The Silverstone race winner came into the weekend already facing a 10-place grid drop for a change in control electronics, before Ferrari elected to change more power unit elements – triggering a back-of-the-grid start for Sunday’s race.
This follows on from his fiery exit from the Austrian GP two weeks ago.
As a result, Sainz was sent into qualifying at Paul Ricard with the goal of getting to Q3 to help teammate Charles Leclerc take pole by offering him a tow on the back straight – which he perfectly executed.
But having topped Q2 and been strong all weekend, Sainz feels “the pace this weekend was there to go for pole”.
“It’s a shame it has to come on a weekend that I’m probably feeling the best with the car and I’ve been very quick through yesterday’s practice,” Sainz said.
“Today in qualy I think my Q2 lap was up there but yeah, happy for the team, happy to see Charles profiting from it and getting the pole. Now it’s time for me to get back to the front tomorrow.
“I know I helped for sure, and I think the team is pretty happy for sure about the way I did it, and the way we executed it as a team.
“It’s frustrating because the pace this weekend was there to go for pole also on my side, but we took the penalty and we hope that we can get through [the field].”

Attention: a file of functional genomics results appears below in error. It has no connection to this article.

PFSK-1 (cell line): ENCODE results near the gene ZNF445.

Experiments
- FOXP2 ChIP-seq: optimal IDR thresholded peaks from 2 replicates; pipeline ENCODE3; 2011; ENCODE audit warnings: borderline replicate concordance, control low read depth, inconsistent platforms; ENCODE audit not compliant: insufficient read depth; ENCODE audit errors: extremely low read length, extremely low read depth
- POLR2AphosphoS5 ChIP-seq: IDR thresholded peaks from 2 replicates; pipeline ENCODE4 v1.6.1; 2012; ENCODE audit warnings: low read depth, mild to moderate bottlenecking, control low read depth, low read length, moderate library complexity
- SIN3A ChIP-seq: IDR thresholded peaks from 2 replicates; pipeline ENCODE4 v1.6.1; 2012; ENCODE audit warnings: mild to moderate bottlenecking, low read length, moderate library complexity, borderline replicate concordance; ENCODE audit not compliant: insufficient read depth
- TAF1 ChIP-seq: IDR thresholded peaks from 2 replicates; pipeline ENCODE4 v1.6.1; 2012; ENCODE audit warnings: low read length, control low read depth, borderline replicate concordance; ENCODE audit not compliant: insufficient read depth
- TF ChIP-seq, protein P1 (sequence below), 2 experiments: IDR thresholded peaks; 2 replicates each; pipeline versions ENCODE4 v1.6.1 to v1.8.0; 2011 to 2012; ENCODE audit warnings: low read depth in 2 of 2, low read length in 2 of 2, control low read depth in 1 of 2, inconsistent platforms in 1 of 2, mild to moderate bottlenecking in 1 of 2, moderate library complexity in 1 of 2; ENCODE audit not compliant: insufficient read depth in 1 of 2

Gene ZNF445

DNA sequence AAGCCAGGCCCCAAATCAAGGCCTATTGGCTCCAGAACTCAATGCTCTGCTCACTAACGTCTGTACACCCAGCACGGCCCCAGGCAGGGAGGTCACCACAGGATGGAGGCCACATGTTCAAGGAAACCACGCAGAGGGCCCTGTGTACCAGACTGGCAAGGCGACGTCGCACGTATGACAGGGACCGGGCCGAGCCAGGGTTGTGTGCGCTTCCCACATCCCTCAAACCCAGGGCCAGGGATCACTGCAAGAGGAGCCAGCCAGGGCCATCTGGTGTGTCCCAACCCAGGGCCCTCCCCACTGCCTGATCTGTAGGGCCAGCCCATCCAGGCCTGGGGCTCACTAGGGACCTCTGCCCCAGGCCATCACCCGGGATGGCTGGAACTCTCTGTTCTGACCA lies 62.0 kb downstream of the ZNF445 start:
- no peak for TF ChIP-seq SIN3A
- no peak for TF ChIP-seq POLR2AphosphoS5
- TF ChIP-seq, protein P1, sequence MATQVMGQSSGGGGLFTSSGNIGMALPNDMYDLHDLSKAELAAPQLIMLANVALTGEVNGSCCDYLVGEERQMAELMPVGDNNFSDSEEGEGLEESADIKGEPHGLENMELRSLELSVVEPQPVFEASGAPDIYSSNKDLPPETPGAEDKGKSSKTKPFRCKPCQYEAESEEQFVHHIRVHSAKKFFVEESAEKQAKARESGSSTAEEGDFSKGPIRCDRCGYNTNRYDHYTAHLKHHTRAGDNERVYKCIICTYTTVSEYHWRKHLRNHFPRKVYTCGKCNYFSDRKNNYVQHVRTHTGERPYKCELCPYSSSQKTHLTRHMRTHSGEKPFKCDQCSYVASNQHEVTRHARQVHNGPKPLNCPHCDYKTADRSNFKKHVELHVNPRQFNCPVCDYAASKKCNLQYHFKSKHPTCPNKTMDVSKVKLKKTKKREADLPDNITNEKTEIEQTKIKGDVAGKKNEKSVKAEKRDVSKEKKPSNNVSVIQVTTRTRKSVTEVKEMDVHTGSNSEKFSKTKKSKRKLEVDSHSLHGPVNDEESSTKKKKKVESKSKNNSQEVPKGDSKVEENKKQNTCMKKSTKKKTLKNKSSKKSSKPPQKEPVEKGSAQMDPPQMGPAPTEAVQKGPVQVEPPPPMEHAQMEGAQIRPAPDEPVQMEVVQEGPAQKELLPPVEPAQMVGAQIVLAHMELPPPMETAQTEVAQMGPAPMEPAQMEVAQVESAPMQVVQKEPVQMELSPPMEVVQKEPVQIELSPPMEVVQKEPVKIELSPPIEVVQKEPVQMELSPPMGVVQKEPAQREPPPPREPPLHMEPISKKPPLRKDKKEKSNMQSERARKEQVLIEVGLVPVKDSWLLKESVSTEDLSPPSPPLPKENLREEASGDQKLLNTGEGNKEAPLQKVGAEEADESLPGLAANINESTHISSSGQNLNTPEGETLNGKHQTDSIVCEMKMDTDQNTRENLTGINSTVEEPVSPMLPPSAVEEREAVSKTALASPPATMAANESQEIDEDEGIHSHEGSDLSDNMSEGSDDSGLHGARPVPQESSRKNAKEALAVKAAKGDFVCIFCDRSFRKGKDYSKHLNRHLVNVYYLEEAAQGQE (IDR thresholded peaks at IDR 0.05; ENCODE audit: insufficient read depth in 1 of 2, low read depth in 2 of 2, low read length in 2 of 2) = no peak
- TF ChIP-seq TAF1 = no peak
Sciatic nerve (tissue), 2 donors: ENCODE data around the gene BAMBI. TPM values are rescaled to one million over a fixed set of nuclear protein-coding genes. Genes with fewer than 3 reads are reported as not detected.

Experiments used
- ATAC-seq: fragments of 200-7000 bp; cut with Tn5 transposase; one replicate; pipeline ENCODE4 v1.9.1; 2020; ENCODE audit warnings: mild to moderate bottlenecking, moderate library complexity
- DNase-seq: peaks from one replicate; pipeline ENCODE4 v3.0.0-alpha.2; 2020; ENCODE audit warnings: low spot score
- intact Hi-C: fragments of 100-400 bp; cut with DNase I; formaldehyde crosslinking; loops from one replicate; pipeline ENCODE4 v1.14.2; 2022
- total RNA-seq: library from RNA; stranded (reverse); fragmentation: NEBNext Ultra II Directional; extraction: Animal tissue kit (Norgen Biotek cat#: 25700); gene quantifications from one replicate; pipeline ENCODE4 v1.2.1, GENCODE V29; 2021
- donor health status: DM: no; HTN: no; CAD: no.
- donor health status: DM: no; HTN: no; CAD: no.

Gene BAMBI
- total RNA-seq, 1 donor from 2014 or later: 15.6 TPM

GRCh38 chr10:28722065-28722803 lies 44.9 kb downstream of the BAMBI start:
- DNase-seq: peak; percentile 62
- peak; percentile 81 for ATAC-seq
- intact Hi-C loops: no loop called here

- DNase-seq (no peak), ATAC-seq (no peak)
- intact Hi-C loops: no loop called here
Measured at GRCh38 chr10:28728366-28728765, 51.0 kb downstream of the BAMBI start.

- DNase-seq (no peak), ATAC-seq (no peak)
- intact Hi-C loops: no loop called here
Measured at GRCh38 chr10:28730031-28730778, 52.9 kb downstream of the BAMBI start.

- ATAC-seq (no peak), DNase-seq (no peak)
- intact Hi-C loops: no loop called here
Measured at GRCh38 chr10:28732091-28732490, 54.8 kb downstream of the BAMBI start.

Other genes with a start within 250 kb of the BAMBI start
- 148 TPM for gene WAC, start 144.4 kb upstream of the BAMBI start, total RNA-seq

Carlos Sainz, Ferrari F1-75
Photo by: Steven Tee / Motorsport Images
Expanding on why he believes this weekend has been his best of the season so far, Sainz says it is the result of the “little things” he has been finding with the car since his nadir at his home race in Barcelona.
“Monaco, Baku, Canada I was up there fighting for the win; Silverstone I won; Austria on pace I was neck and neck with Charles – and here [I’m level too],” he said.
“If anything, I felt very quick, so it just shows that the progress is paying off and I’m getting there.”
Looking ahead to what he can expect from the race coming from the back of the grid, Sainz concedes that he will be conditioned by how wind will affect his car and how his tyres stand up when following other cars.
“Yes, a lot of tailwind on the two main straights, which is where the overtakes happen,” he said.
“That means the DRS effect and the tow is minimal because the wind is pushing you.
“So, it’s difficult to make it through. Also overheating the tyres when following a car in front of you is not easy, but I will try my best.
“It’s been shown this year. Charles in Canada [when he…